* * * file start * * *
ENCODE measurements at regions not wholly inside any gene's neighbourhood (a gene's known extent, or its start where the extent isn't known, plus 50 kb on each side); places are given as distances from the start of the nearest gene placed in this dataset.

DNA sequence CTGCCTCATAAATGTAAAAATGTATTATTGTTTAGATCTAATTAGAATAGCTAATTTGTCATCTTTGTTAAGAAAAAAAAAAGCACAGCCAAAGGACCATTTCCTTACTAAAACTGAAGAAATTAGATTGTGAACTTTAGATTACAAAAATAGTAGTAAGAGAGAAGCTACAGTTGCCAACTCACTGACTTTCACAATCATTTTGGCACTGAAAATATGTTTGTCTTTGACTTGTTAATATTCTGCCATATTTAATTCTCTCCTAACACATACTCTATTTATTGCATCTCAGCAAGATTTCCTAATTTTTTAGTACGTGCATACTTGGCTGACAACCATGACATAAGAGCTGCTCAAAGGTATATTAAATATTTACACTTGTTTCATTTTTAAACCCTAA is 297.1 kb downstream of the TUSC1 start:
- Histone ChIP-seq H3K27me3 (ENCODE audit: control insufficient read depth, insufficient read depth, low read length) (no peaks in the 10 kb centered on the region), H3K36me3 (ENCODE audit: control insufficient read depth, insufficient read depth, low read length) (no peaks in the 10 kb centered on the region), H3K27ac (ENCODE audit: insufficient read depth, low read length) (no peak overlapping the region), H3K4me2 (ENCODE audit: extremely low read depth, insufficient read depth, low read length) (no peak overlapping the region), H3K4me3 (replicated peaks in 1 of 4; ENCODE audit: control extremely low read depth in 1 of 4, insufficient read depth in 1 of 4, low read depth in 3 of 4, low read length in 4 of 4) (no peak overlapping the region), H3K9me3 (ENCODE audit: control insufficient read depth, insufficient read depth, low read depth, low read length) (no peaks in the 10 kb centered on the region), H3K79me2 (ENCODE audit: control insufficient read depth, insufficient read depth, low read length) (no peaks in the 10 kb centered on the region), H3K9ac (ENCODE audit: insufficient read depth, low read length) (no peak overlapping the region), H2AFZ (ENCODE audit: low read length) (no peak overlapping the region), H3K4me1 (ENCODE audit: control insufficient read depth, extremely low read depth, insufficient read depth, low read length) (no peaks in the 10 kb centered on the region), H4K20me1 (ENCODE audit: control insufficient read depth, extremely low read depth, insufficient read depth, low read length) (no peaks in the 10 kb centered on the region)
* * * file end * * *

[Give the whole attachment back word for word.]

ENCODE measurements at regions not wholly inside any gene's neighbourhood (a gene's known extent, or its start where the extent isn't known, plus 50 kb on each side); places are given as distances from the start of the nearest gene placed in this dataset.

DNA sequence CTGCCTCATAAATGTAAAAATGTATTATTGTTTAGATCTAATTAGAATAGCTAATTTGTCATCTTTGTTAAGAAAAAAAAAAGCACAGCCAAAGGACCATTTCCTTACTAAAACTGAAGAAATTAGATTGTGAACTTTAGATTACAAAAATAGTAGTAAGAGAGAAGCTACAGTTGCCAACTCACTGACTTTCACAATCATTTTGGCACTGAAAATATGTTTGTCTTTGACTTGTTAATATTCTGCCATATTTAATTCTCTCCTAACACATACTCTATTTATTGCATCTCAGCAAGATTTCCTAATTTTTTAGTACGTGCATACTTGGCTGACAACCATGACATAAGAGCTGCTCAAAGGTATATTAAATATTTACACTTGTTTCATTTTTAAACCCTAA is 297.1 kb downstream of the TUSC1 start:
- Histone ChIP-seq H3K27me3 (ENCODE audit: control insufficient read depth, insufficient read depth, low read length) (no peaks in the 10 kb centered on the region), H3K36me3 (ENCODE audit: control insufficient read depth, insufficient read depth, low read length) (no peaks in the 10 kb centered on the region), H3K27ac (ENCODE audit: insufficient read depth, low read length) (no peak overlapping the region), H3K4me2 (ENCODE audit: extremely low read depth, insufficient read depth, low read length) (no peak overlapping the region), H3K4me3 (replicated peaks in 1 of 4; ENCODE audit: control extremely low read depth in 1 of 4, insufficient read depth in 1 of 4, low read depth in 3 of 4, low read length in 4 of 4) (no peak overlapping the region), H3K9me3 (ENCODE audit: control insufficient read depth, insufficient read depth, low read depth, low read length) (no peaks in the 10 kb centered on the region), H3K79me2 (ENCODE audit: control insufficient read depth, insufficient read depth, low read length) (no peaks in the 10 kb centered on the region), H3K9ac (ENCODE audit: insufficient read depth, low read length) (no peak overlapping the region), H2AFZ (ENCODE audit: low read length) (no peak overlapping the region), H3K4me1 (ENCODE audit: control insufficient read depth, extremely low read depth, insufficient read depth, low read length) (no peaks in the 10 kb centered on the region), H4K20me1 (ENCODE audit: control insufficient read depth, extremely low read depth, insufficient read depth, low read length) (no peaks in the 10 kb centered on the region)